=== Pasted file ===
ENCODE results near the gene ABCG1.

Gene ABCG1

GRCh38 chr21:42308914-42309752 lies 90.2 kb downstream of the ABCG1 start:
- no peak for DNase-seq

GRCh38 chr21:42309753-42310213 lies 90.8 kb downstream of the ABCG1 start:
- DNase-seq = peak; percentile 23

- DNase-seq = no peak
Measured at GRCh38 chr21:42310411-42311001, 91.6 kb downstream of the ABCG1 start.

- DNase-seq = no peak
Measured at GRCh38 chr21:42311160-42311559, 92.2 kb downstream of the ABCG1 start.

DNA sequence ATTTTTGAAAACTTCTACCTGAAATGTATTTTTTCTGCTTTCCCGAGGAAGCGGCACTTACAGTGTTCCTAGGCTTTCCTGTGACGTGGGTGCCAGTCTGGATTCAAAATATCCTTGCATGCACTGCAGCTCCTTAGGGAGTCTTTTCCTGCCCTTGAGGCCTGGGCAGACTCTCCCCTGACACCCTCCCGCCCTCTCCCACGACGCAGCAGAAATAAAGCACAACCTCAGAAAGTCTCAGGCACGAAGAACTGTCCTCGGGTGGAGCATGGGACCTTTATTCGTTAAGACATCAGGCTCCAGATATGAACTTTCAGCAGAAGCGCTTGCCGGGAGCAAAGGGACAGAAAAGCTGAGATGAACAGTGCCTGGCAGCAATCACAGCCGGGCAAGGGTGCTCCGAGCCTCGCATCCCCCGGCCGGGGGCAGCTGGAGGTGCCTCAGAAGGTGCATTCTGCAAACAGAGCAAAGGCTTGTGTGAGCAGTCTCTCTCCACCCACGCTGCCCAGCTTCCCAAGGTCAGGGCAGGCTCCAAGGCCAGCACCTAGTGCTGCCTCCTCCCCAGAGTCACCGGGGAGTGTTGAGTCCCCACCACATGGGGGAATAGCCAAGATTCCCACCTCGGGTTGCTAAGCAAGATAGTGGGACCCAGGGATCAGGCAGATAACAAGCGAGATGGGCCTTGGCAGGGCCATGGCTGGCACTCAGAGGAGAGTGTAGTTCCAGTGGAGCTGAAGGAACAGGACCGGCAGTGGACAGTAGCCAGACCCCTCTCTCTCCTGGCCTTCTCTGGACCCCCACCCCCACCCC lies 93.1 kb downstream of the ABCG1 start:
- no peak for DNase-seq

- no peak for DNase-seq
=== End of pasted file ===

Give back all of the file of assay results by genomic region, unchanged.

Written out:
ENCODE results near the gene ABCG1.

Gene ABCG1

GRCh38 chr21:42308914-42309752 lies 90.2 kb downstream of the ABCG1 start:
- no peak for DNase-seq

GRCh38 chr21:42309753-42310213 lies 90.8 kb downstream of the ABCG1 start:
- DNase-seq = peak; percentile 23

- DNase-seq = no peak
Measured at GRCh38 chr21:42310411-42311001, 91.6 kb downstream of the ABCG1 start.

- DNase-seq = no peak
Measured at GRCh38 chr21:42311160-42311559, 92.2 kb downstream of the ABCG1 start.

DNA sequence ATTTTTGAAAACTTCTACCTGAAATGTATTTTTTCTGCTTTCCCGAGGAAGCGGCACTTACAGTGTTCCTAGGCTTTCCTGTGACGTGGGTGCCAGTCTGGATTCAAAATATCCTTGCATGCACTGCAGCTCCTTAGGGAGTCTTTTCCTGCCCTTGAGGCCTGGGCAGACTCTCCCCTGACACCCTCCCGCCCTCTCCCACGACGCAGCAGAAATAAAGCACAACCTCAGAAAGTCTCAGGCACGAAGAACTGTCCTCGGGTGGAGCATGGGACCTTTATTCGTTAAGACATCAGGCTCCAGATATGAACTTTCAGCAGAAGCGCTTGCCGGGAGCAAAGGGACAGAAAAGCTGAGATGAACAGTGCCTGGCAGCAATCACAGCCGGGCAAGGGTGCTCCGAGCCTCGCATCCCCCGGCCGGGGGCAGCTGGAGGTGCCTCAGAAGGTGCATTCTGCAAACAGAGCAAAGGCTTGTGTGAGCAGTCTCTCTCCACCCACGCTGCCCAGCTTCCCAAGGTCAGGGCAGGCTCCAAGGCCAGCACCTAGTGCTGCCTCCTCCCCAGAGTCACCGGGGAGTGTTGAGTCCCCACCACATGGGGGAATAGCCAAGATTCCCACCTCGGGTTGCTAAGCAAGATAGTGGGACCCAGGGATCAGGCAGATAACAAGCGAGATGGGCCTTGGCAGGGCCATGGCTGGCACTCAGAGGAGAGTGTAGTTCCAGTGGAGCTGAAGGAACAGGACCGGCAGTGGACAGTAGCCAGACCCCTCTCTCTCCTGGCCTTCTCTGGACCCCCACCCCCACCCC lies 93.1 kb downstream of the ABCG1 start:
- no peak for DNase-seq

- no peak for DNase-seq